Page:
Never miss a story

Get subscribed to our newsletter


×
Republic Day in India, Wikimedia
Google on Saturday dedicated a colourful doodle marking the 70th Republic Day of India.
It recreated the celebrations depicting the iconic Republic Day Parade, representing various components of the country’s rich heritage, culture and history: environment, architecture, textiles, wildlife, monuments, and farming.
Designed by guest artist Reshidev RK, the doodle shows the sprawling Rashtrapati Bhawan in the backdrop of what appears to be a tableaux from various parts of the country.
There is the Qutab Minar, a peacock, the national bird, plentiful fields, farms and crop motifs depicting the nation’s overall agricultural base.

An elephant-like structure rides the peacock tableaux. The doodle aptly depicts the famous parade floats that decorate the cities on the day throughout the nation — each representing a different component of India’s history: environment, architecture, textiles, wildlife, monuments, and farming.
January 26 marks the Purna Swaraj Day when the Constitution of India came into force in 1950, though it was adopted in 1949, the Google blog accompanying the doodle said.
On January 26, 1930, the Indian National Congress issued a bold resolution declaring complete freedom from the British Raj. From that point, it was only a matter of time before Independence Day, followed by full sovereignty.

Celebrations take place all across the nation, with the epicenter in the capital city of Delhi, where a parade runs along Rajpath near the President’s residence.
The tradition dates back to the morning of January 26, 1950, when thousands gathered to watch a simple yet grand ceremony at the Durbar Hall where the first President Dr Rajendra Prasad was sworn in.
Observances last for four days, coming to a conclusion on January 29 with the Beating Retreat ceremony, featuring the bands of the Indian Army, Navy and Air Force. (IANS)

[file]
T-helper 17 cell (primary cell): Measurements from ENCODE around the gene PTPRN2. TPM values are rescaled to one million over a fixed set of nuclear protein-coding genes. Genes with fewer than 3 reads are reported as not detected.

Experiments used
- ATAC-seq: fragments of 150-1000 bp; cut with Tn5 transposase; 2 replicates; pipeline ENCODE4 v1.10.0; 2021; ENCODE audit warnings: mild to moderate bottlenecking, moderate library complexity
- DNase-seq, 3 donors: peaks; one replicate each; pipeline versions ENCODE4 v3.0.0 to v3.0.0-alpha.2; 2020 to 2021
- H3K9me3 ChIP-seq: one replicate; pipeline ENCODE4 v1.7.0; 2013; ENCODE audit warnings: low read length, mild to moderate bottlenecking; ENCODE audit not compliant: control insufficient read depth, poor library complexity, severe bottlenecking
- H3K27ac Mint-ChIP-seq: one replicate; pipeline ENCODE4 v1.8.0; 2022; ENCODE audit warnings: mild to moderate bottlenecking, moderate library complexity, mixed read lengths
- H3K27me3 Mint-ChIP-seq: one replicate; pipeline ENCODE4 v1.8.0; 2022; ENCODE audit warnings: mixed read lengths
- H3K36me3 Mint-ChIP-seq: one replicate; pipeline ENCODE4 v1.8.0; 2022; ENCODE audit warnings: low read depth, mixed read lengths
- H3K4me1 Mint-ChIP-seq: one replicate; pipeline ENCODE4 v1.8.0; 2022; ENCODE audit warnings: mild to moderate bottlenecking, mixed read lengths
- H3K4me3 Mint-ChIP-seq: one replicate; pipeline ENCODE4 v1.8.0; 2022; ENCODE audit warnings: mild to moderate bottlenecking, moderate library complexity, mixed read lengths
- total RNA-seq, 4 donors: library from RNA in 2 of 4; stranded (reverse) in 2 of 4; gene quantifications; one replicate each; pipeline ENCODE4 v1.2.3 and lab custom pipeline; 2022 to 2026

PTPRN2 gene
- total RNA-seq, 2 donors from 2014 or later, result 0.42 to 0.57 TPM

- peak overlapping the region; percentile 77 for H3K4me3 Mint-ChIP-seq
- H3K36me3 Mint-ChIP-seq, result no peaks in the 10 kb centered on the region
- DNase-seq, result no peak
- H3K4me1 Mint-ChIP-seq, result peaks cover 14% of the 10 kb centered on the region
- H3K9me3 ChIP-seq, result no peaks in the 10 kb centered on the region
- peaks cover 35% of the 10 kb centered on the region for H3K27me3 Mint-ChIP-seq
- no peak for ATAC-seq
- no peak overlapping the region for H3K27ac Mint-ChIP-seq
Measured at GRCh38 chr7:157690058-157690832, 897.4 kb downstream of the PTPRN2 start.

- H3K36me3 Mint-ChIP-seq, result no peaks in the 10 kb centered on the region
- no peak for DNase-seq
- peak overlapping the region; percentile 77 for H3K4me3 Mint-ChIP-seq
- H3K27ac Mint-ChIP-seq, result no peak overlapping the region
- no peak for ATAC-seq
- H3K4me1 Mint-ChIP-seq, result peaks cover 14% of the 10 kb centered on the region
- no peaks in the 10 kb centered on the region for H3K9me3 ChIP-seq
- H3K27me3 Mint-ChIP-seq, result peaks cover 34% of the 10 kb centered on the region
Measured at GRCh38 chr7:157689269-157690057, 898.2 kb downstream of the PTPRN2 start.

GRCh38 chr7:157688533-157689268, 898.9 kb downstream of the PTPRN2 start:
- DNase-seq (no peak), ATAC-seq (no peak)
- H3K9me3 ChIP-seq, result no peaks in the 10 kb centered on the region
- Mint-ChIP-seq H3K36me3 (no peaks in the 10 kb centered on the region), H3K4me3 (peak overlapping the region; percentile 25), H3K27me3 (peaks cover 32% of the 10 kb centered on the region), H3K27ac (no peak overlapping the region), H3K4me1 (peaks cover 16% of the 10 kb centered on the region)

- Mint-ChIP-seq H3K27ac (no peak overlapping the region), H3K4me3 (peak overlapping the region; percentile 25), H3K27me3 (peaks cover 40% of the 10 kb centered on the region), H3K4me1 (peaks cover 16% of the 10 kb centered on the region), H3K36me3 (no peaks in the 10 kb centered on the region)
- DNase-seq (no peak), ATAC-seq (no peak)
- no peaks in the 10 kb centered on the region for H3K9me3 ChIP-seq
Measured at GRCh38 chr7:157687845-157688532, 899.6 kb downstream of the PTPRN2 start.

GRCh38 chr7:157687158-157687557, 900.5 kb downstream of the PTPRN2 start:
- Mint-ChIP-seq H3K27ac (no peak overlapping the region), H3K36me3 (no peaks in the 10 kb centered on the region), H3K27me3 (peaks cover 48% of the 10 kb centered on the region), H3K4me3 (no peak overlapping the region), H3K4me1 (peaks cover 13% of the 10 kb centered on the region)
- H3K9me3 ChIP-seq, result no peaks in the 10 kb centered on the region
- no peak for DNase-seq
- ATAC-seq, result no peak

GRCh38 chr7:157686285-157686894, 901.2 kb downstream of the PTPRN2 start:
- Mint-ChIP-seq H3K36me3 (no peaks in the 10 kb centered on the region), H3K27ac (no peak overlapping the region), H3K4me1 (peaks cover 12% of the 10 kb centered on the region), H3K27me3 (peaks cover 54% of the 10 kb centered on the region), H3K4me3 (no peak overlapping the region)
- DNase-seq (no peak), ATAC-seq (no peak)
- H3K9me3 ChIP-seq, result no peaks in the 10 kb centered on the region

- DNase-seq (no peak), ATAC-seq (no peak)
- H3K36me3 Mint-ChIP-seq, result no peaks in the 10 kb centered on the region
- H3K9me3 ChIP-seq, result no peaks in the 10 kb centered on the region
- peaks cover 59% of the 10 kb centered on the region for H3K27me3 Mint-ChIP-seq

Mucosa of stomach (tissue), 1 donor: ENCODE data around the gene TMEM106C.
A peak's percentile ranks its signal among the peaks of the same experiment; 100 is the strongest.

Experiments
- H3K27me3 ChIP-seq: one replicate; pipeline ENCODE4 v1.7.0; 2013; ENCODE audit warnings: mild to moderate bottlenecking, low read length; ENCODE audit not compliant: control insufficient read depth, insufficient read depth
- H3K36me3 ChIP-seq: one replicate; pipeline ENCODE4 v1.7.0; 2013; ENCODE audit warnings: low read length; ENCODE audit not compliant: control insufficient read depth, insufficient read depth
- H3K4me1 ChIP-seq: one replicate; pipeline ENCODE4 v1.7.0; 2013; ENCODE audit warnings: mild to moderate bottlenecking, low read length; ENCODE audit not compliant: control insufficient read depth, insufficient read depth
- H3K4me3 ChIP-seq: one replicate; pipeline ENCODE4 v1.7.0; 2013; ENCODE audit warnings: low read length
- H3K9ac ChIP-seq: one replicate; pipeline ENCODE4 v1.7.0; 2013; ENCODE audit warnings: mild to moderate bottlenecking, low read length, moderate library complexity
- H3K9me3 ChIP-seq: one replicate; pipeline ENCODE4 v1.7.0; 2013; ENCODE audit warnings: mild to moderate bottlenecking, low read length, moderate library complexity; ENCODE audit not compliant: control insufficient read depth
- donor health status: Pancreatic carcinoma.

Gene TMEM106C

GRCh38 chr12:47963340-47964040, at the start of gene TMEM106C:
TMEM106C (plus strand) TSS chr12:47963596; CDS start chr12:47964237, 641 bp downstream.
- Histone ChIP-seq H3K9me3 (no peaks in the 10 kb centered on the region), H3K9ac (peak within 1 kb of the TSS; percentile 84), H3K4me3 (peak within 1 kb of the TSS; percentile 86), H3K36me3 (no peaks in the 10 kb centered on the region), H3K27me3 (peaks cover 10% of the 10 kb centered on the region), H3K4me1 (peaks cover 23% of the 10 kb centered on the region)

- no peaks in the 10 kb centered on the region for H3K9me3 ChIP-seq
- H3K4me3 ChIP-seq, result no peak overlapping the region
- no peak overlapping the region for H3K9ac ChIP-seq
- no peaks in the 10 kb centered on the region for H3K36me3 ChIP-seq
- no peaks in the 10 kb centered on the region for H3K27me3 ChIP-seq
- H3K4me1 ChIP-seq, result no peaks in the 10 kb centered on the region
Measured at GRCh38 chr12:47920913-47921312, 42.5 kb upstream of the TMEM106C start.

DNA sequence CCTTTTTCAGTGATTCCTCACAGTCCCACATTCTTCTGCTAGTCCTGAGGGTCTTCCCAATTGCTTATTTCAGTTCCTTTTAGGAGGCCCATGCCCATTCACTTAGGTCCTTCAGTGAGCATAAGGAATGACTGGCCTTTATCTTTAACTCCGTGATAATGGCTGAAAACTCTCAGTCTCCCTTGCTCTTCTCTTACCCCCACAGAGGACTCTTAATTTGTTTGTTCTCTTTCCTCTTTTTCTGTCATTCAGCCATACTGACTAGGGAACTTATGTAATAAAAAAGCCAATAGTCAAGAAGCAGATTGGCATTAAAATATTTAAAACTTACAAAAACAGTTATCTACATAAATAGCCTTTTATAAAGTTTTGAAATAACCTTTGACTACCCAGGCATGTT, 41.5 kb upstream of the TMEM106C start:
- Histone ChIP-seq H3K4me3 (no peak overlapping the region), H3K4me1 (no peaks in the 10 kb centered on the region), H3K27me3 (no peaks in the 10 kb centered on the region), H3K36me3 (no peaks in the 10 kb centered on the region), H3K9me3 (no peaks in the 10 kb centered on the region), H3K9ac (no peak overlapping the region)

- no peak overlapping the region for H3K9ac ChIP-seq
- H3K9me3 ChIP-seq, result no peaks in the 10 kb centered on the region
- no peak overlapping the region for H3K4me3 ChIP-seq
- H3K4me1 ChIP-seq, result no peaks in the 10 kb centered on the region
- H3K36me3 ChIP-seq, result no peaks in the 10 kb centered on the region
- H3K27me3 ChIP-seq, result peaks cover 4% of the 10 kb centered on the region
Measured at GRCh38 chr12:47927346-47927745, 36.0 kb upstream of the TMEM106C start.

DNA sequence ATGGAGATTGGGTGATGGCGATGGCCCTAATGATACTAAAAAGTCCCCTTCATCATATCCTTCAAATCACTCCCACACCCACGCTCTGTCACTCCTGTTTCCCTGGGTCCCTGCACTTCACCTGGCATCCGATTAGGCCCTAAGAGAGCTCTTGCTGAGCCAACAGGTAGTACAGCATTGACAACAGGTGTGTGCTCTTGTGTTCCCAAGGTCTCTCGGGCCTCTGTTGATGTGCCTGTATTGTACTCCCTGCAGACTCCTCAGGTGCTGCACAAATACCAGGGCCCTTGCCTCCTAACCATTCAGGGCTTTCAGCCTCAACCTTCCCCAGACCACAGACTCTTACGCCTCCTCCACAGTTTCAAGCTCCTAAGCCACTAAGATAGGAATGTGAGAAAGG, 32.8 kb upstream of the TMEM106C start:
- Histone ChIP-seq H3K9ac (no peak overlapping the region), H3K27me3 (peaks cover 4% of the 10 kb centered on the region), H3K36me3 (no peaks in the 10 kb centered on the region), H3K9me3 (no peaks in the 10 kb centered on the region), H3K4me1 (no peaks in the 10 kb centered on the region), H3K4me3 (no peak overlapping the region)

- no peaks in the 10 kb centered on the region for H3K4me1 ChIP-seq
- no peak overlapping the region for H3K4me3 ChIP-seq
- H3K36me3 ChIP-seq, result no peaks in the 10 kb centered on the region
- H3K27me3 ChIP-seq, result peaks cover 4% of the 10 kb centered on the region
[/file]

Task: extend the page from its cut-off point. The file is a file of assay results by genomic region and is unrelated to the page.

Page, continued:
Popular

Unsplash

Feminism itself is nothing but a simple movement that pursues equal rights for women (including transwomen) and against misogyny both external and internal.

"In India, to be born as a man is a crime, to question a woman is an atrocious crime, and this all because of those women who keep suppressing men in the name of feminism."

Feminism, a worldwide movement that started to establish, define and defend equal rights for women in all sections- economically, politically, and socially. India, being a patriarchal society gives a gender advantage to the men in the society thus, Indian feminists sought to fight against the culture-specific issue for women in India. Feminism itself is nothing but a simple movement that pursues equal rights for women (including transwomen) and against misogyny both external and internal. It states nowhere that women should get more wages than men, that women deserve more respect than men, that's pseudo-feminism.

Keep Reading Show less
wikimedia commons

Yakshi statue by Kanayi Kunjiraman at Malampuzha garden, Kerala

Kerala is a land of many good things. It has an abundance of nature, culture, art, and food. It is also a place of legend and myth, and is known for its popular folklore, the legend of Yakshi. This is not a popular tale outside the state, but it is common knowledge for travellers, especially those who fare through forests at night.

The legend of the yakshi is believed to be India's equivalent of the Romanian Dracula, except of course, the Yakshi is a female. Many Malayalis believe that the Yakshi wears a white saree and had long hair. She has a particular fragrance, which is believed to be the fragrance of the Indian devil-tree flowers. She seduces travellers with her beauty, and kills them brutally.

Keep Reading Show less
Pinterest

Ancient India not only made mentions of homosexuality but accepted it as well.


The LGBTQ+ acronym stands for Lesbian, Gay, Bisexual, Transgender, Queer, and others. In India LGBTQ+ community also include a specific social group, part religious cult, and part caste: the Hijras. They are culturally defined either as "neither men nor women" or as men who become women by adopting women's dress and behavior. Section 377 of the India Penal code that criminalized all sexual acts "against the order of nature" i.e. engaging in oral sex or anal sex along with other homosexual activities were against the law, ripping homosexual people off of their basic human rights. Thus, the Indian Supreme Court ruled a portion of Section 377 unconstitutional on 6th September 2018.

Keep reading... Show less